Blogging Bayport Alameda

May 26, 2023

It only takes one person

Filed under: Alameda — Lauren Do @ 6:00 am

to ban a poem from a Florida school district because it made some parent uncomfortable. What was all that again about both sides trying to control what happened around schools across the US? That local analysis aged like milk.


  1. “Ban”? They moved it from an elementary-school shelf in a school library to a middle-school shelf in the same school library. At a single school in a single district. On the reasoning it’s “more appropriate” on the middle-school shelf. Maybe silly. Almost certainly unnecessary. But national news? A local issue thousands of miles away in a totally different district?

    Comment by Some perspective seems in order … — May 26, 2023 @ 6:18 am

    • This is inappropriate for Elementary School students? FOH.
      And perhaps this wouldn’t be national news if it wasn’t a systematic effort of shitty people across the US to remove anything that doesn’t reinforce antiquated norms.

      When day comes, we ask ourselves, where can we find light in this never-ending shade?

      The loss we carry. A sea we must wade.

      We braved the belly of the beast.

      We’ve learned that quiet isn’t always peace, and the norms and notions of what “just” is isn’t always justice.

      And yet the dawn is ours before we knew it.

      Somehow we do it.

      Somehow we weathered and witnessed a nation that isn’t broken, but simply unfinished.

      We, the successors of a country and a time where a skinny Black girl descended from slaves and raised by a single mother can dream of becoming president, only to find herself reciting for one.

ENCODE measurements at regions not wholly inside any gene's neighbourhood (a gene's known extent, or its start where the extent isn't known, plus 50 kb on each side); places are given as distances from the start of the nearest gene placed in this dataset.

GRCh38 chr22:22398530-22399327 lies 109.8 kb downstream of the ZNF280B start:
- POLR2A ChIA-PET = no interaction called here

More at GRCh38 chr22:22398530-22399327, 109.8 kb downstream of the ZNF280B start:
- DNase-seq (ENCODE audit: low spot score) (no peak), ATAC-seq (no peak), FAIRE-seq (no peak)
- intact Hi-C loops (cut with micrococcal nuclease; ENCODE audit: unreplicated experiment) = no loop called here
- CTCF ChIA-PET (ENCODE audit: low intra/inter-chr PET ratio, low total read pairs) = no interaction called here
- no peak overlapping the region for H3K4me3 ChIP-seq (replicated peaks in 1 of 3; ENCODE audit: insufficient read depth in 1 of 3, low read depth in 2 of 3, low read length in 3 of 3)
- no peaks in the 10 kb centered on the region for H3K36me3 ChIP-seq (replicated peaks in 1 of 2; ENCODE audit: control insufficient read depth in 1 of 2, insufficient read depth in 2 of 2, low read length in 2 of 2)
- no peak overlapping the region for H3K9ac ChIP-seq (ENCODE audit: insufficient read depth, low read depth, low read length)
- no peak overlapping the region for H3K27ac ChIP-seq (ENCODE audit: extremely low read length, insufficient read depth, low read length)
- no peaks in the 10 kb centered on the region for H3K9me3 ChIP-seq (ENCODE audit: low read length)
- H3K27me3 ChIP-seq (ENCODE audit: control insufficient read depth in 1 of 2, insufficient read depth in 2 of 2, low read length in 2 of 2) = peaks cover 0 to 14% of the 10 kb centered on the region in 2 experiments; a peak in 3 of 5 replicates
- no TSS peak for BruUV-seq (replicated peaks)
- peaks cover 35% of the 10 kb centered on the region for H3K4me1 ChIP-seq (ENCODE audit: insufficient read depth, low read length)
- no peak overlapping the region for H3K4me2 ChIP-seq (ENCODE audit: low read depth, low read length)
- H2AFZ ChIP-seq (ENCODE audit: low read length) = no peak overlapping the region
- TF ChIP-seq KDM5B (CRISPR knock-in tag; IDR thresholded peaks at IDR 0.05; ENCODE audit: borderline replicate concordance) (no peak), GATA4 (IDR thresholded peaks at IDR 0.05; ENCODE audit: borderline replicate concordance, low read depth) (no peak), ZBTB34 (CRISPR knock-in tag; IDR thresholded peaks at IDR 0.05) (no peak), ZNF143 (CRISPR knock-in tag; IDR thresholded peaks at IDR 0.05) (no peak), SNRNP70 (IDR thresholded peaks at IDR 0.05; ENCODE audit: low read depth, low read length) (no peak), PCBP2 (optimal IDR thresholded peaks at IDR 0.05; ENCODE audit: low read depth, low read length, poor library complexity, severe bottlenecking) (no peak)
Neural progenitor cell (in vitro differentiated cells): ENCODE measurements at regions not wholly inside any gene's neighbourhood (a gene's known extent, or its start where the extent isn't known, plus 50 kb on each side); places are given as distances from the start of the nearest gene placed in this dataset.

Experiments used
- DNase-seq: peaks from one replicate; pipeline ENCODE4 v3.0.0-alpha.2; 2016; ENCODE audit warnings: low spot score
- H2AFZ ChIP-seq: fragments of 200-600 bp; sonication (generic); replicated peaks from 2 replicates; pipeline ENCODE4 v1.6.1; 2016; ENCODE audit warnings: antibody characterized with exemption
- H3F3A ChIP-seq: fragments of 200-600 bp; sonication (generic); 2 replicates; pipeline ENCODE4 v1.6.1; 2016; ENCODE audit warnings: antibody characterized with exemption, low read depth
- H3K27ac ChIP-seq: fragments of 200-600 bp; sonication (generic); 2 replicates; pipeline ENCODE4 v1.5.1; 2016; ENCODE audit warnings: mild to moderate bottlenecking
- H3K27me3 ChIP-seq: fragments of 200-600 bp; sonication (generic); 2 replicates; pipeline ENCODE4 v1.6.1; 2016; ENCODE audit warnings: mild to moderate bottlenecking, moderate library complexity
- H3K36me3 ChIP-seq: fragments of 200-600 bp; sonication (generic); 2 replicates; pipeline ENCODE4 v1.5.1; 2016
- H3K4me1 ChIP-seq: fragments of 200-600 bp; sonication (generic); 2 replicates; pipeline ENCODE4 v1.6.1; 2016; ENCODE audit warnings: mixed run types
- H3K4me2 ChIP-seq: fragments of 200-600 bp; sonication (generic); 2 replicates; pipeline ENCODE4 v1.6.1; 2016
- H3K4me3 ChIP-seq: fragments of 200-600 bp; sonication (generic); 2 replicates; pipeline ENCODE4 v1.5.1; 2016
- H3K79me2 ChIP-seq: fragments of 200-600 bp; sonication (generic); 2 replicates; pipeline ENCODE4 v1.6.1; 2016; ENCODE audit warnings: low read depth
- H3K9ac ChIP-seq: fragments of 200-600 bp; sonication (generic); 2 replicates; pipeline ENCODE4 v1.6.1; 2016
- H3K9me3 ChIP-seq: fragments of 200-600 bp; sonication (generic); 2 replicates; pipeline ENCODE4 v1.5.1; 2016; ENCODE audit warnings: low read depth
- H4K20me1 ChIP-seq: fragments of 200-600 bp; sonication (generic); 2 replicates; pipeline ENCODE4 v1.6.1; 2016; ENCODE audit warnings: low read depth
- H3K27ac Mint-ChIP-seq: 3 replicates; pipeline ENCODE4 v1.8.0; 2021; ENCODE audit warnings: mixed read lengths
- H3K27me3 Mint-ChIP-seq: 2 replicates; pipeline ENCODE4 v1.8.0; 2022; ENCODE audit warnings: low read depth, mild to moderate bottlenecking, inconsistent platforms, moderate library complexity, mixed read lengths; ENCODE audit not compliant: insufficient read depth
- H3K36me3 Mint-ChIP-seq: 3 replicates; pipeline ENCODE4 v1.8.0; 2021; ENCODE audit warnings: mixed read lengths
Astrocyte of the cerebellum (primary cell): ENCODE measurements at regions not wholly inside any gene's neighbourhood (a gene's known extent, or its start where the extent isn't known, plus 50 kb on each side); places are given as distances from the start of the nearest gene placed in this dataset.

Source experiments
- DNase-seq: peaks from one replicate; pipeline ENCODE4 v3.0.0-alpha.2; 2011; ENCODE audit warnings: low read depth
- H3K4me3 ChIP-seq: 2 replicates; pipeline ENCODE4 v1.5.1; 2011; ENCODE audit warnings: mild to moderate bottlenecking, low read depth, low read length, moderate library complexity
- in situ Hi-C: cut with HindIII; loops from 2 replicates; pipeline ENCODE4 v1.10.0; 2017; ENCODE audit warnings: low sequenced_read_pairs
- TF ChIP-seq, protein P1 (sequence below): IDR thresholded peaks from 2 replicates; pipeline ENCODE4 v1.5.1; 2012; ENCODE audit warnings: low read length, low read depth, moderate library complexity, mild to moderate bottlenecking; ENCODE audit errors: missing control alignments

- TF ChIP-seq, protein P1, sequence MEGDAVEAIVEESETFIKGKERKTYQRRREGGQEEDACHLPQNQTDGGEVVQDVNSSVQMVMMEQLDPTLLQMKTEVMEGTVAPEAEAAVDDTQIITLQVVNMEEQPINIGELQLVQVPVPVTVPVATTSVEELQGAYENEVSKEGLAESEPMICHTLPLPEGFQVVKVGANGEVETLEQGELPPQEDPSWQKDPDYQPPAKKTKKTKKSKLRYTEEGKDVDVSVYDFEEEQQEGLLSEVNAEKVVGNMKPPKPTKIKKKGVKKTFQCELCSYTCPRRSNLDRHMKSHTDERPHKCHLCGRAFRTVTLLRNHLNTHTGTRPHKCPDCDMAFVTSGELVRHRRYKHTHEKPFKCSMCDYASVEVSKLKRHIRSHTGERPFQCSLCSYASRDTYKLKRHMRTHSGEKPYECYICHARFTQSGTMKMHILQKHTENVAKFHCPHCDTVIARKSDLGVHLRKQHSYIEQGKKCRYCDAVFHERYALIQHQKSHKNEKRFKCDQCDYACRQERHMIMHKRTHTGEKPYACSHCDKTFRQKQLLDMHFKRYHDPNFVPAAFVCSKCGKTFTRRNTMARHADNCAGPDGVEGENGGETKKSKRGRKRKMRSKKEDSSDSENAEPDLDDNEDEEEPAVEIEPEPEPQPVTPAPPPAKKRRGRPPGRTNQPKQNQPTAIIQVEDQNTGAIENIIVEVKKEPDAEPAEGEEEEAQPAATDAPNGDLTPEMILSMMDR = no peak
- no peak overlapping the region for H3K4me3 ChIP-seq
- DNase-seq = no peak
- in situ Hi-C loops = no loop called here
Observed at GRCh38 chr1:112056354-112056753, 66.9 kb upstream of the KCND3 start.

And, yes, we are far from polished, far from pristine, but that doesn’t mean we are striving to form a union that is perfect.

      We are striving to forge our union with purpose.

      To compose a country committed to all cultures, colors, characters and conditions of man.

      And so we lift our gaze, not to what stands between us, but what stands before us.

      We close the divide because we know to put our future first, we must first put our differences aside.

      We lay down our arms so we can reach out our arms to one another.

      We seek harm to none and harmony for all.

      Let the globe, if nothing else, say this is true.

      That even as we grieved, we grew.

      That even as we hurt, we hoped.

      That even as we tired, we tried.

      That we’ll forever be tied together, victorious.

      Not because we will never again know defeat, but because we will never again sow division.